When using epoxy as the resin for the mold it is completely inert after 24 hours. So you don't have the same crosslinking problem unless of course you added to much epoxy hardener and if that's the case you may or may not end up with a completely cure part or mold. If the epoxy was mixed correctly the resulting epoxy composite should now be a plastic, e.g. inert.

It took me long time to understand this difference when i first learned about PVA. Rexco's FAQ for PartAll clearly says --
If mold is new or reconditioned, then you should definitely use a PVA such as
PARTALL® Film #10 or PARTALL® Coverall Film to prevent styrene migration. If mold is seasoned, then the use of PVA is not necessary except as additional insurance against sticking as long as wax is applied properly and with sufficient frequency.
The preceding statment is refering to molds and parts made from polyester resin not epoxy resin.

It also clearly says before that -
if you do not want the part to stick to and possibly ruin your mold, then use PVA.
Read Rexco's FAQ which is attached.

Of course if you're looking for short cuts to have a finished paint job in the mold by all means just wax your mold, spray the paint, then do the layup. If you're worried about your part sticking use PVA and paint it after the part is made.
Last edited by Roguedog; May 26, 2019 at 01:11 AM.
May 26, 2019, 04:13 AM
plane destroyer and builder
skybattle's Avatar
You need to have a lot of patience... waiting some minutes between coat and coat as other people have told you. Apart from other problems, this is the only secret.
May 26, 2019, 11:11 PM
Scott
Pylonracr's Avatar
Well Jim, I guess I will answer your questions since you asked so nicely..
1) Paint in the mold. I don't paint in the mold because, well, UUUMMM, EERR I don't paint in the mold. No real reason. I just don't. Most of what I do is custom 1 off components. The one thing that would be really nice to paint in the mold is EF-1 cowls. The problem is that I make them on a male mold, so if I painted the mold the paint would end up on the inside and not do me a lick of good. One day I will paint in the mold just to tell you that I did it.....

2) Wax, PVA, Semi's. Easy. Wax and PVA works for me. If I did production race planes with cool guy graphics painted in the mold, Semi permanent mold release would be the way to go. I don't. Most of what I do is - Make plug, make mold off of plug, make component. This means that I work almost exclusively with green molds. I always make my mold with the same resin I will use on the final component. We all know that wax alone will not provide sufficient release on a green mold, so I use PVA. Shawn taught me a trick to apply PVA with a foam craft brush. With very little practice I can now put down a perfect glass smooth layer of PVA on a mold. The cost is negligible, and the time is not a factor. It works for me and so even when I use a seasoned mold I use PVA. I have a system that works for me and I do it the same way. I am sure that there are times that I don't need the PVA, but to me it is not worth finding out that I am wrong......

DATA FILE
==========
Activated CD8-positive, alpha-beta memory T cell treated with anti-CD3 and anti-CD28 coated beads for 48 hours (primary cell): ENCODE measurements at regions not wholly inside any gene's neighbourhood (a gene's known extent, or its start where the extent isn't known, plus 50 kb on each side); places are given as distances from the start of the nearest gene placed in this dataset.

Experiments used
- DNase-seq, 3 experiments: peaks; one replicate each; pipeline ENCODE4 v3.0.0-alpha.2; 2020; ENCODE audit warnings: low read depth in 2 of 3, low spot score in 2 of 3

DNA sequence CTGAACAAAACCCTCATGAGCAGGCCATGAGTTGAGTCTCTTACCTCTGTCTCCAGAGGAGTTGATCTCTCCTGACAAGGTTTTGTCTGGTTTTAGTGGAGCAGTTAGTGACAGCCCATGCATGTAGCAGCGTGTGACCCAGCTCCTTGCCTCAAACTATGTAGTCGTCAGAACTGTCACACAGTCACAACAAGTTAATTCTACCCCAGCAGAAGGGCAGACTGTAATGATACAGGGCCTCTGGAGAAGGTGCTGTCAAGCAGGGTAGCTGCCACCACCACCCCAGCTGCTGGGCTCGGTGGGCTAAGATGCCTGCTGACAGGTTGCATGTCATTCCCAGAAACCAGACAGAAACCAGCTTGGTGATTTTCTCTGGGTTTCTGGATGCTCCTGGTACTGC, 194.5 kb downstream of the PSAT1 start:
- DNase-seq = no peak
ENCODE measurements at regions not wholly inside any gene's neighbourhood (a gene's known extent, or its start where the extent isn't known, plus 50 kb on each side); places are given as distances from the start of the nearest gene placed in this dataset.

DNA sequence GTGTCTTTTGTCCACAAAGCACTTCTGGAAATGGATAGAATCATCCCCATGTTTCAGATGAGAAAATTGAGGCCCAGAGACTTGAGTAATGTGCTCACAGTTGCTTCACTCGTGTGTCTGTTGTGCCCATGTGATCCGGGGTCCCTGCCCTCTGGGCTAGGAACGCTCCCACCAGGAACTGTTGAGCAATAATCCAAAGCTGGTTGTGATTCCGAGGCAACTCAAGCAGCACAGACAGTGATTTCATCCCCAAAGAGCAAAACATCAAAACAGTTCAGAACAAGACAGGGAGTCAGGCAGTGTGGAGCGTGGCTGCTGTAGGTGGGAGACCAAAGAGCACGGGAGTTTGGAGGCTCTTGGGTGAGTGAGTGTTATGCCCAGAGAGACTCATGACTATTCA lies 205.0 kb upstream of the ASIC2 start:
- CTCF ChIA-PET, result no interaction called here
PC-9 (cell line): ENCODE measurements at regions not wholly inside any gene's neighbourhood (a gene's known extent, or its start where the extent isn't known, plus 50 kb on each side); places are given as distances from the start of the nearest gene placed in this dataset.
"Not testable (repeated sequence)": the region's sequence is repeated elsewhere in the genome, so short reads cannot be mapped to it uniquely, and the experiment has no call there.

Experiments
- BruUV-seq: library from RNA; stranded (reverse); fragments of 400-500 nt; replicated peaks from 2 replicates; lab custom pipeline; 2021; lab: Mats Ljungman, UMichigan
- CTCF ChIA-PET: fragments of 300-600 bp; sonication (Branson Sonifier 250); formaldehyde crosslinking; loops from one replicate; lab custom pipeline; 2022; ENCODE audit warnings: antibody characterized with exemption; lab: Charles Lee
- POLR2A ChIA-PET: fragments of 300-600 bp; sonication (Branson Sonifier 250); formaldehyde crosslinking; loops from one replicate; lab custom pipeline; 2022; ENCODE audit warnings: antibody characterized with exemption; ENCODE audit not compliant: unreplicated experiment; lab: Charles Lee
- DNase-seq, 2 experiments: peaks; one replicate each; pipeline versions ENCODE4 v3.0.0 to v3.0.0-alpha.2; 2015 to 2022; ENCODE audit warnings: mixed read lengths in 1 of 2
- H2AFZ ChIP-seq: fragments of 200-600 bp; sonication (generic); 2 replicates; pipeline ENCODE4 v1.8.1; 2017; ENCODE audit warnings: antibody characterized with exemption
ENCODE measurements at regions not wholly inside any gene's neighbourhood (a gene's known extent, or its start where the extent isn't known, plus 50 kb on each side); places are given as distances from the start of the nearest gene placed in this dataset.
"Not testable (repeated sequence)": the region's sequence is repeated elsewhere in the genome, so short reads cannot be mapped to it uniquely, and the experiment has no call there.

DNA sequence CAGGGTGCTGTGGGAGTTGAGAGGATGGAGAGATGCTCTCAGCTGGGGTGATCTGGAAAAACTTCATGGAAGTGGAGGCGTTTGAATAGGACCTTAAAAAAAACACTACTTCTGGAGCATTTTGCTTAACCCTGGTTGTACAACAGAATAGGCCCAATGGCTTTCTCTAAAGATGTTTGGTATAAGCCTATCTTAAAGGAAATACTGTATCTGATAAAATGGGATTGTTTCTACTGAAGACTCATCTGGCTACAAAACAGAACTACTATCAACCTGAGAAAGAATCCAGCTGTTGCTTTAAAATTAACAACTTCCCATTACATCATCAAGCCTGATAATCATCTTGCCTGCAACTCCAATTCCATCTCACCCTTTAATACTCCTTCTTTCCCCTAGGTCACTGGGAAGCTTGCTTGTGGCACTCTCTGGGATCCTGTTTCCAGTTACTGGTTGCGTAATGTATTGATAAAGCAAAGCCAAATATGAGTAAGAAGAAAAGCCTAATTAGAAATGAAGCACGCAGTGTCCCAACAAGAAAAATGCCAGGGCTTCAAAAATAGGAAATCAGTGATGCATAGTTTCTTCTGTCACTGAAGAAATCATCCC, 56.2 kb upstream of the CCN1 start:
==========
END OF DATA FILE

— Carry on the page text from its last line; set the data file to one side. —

Your mileage may vary.....

Scott
May 26, 2019, 11:25 PM
Entropy is happening!
Jim.Thompson's Avatar
Quote:
Originally Posted by Pylonracr
..................... With very little practice I can now put down a perfect glass smooth layer of PVA on a mold. .........................

Scott
Scott,

This is where our respective skill sets differ radically.
I have never been able to lay down a film of PVA that was "flat" in the sense that spray painters use that term. It has always been stippled, or otherwise not a spray paint quality finish.
If you can, as you claim, (and I have not reason to doubt you), then I have the utmost admiration for your skill.
I should also add; others have posted on the composite forums that they achieve a "paint in the mould" quality finish using PVA.
For me, where I am located in relative isolation, (except for these forums), this standard of achievement is illusory.
And finally, I should add: I am far from being the only composite construction modeller that has formed this conclusion.

Until I (ever) achieve the same level of skill in the application of PVA that you report, I will stick too (no pun intended! ) wax only.

Jim.
May 27, 2019, 12:14 AM
Registered User
Roguedog's Avatar
It took me about a 1/3 of a gallon or PVA to learn on to spray it so it is wet look mirror finish when dry .

Where I'm located is very arid during the summer and I sometimes have to add 50 % water to the PVA to get it too spray correctly. It's not possible to spray it straight out of the gallon container at any time of the year where I live.

So that requires different ratios of water to PVA depending on the weather.